PORTLAND, Maine — It’s not exactly one degree of separation on the Kevin Bacon scale, but Richard Loren and I do have a connection. In 1975, at Dillon Stadium, a charmless football field in Hartford, Connecticut, I attended my one and only concert featuring the Grateful Dead. I went with my brother, an avid Deadhead, who in retrospect must have been less than thrilled at having to keep an eye on his younger sibling. There were perhaps 10,000 people on hand, more tie-dyed t-shirts than one could possibly count, and a formidable haze of marijuana smoke. In short, a classic Grateful Dead show.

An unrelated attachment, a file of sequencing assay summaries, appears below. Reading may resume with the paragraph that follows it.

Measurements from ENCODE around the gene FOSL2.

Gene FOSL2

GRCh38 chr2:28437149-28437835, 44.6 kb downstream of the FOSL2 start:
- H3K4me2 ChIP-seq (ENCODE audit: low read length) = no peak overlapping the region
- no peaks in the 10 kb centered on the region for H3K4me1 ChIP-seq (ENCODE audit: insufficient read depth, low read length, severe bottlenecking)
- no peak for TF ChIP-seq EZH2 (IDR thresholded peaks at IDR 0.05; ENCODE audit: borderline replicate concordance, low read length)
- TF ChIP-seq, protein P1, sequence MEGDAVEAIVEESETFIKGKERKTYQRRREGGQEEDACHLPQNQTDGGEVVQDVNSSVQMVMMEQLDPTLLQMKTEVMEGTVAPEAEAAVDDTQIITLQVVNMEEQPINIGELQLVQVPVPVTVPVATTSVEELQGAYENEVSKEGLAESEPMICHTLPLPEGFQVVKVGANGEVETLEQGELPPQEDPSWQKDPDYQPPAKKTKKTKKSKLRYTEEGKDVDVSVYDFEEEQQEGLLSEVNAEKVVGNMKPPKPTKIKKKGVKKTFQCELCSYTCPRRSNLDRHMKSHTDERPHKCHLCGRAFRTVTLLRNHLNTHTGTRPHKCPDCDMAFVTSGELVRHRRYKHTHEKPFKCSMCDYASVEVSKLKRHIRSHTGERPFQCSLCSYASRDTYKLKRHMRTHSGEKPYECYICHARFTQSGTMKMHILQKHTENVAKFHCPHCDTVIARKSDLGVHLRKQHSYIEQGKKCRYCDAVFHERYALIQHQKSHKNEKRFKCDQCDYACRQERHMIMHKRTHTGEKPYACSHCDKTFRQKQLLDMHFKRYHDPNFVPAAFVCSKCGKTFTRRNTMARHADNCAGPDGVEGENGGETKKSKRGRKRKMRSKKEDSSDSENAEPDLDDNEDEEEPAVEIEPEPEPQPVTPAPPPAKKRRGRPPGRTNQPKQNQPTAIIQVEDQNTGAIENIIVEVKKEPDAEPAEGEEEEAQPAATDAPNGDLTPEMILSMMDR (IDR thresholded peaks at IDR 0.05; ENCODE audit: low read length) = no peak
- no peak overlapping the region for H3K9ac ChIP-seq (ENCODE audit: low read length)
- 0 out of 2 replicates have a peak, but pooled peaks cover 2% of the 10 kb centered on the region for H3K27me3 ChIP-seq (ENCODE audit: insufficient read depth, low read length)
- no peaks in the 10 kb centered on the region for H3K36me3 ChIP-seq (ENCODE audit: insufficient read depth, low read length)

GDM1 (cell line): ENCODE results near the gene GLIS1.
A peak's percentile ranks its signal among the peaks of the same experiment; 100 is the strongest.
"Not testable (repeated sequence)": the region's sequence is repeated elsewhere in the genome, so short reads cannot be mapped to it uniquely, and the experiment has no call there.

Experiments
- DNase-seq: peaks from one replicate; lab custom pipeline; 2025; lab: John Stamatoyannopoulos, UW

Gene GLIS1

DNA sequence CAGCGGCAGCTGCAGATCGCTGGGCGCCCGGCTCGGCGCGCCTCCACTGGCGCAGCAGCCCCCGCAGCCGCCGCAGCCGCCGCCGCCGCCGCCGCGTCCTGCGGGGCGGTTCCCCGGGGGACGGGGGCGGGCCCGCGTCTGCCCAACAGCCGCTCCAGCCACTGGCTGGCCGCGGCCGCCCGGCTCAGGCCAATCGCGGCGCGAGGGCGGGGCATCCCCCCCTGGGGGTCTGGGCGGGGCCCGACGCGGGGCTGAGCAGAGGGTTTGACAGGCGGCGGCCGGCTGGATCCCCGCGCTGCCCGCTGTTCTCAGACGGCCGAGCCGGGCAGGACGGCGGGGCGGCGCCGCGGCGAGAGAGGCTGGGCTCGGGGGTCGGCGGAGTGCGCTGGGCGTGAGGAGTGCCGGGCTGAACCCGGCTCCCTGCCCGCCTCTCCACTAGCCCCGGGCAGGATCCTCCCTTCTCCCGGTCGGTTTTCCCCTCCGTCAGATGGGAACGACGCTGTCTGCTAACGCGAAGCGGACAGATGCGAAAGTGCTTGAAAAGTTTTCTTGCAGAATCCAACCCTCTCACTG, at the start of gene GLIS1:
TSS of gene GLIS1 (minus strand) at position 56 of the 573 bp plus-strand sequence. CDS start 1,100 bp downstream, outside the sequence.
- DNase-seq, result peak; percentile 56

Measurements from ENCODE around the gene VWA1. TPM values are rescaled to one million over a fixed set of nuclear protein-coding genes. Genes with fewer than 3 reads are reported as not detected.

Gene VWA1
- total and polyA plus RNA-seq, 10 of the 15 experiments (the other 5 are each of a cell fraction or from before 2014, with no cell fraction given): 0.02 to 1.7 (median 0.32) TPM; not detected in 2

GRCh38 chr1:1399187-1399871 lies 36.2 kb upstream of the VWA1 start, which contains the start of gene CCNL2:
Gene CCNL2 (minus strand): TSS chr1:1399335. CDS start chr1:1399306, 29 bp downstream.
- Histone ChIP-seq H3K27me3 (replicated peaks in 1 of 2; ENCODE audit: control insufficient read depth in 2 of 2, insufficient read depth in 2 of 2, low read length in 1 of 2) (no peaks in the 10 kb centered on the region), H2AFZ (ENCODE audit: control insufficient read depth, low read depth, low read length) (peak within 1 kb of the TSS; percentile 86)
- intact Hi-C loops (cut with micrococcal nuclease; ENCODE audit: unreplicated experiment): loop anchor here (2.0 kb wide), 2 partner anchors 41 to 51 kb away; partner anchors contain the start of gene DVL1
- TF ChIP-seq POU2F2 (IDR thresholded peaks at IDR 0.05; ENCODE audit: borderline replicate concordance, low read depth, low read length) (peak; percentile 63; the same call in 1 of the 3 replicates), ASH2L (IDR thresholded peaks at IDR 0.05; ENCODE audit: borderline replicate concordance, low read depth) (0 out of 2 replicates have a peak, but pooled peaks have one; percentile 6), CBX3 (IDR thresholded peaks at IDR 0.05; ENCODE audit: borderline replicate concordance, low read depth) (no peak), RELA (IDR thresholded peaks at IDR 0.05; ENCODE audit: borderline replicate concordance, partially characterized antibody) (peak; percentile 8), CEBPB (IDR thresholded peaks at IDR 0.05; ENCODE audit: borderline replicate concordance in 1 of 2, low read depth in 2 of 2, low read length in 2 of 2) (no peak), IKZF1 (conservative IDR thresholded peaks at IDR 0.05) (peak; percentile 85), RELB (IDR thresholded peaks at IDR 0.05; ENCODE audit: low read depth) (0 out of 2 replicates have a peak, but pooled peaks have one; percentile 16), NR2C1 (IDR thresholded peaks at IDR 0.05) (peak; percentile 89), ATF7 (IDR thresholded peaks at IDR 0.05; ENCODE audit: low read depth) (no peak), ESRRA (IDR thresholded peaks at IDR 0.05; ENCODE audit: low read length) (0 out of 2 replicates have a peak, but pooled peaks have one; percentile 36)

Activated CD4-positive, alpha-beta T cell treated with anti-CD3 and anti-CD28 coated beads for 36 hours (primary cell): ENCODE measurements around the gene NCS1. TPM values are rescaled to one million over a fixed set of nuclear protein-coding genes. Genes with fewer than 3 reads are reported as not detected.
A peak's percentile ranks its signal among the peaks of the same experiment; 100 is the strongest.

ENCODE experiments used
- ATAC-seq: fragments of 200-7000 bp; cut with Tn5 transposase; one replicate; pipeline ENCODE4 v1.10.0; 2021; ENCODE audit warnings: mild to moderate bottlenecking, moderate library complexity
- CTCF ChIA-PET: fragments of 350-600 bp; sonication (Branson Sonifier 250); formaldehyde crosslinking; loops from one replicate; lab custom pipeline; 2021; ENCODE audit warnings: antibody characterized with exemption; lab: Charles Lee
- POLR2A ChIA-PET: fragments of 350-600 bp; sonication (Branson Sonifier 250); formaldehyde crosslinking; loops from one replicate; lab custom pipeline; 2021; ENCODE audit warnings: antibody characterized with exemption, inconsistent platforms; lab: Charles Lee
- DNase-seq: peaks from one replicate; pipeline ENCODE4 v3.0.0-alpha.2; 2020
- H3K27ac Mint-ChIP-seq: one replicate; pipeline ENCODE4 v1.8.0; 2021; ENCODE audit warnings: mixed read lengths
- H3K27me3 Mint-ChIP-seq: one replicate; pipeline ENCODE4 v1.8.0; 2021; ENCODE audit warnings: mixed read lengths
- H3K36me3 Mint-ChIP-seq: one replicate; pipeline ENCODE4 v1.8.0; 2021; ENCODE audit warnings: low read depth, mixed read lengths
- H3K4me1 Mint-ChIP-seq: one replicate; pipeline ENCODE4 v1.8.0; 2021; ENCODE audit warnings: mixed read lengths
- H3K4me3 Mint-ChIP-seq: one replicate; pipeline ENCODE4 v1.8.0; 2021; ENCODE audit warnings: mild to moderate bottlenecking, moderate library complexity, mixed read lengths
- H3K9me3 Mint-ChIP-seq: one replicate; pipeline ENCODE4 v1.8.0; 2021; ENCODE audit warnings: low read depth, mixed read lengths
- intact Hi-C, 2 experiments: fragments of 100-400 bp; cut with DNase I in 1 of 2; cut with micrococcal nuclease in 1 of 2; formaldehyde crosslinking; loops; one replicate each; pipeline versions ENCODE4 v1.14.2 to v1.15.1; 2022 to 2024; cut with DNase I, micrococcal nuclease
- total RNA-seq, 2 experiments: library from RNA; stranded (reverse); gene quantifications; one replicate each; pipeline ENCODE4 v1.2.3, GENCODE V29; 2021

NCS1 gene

Richard Loren, who lives in Bangor, knew the band at that very time in a far different capacity. He managed it from 1974 to 1981, a job he took on after he’d worked with The Doors, Jefferson Airplane and…Liberace. If you’re not familiar with Liberace, trust me on this: no two musical acts in the universe could possibly have been more different than the bejeweled, flamboyant pianist and the Dead. When you’ve worked with those two, you’ve got enough stories to fill a book, which is what Loren did.
His memoir, “High Notes,” provides an up-close-and-personal portrait of the exhilarating music scene of the 1960s and ‘70s. How, for instance, did he keep rock stars off drugs, on schedule and out of jail? Well, he didn’t. But the stories of how he tried are remarkable. Watch our conversation from 2014 for a sense of the long, strange trip Loren shared with some of the biggest names in rock and roll.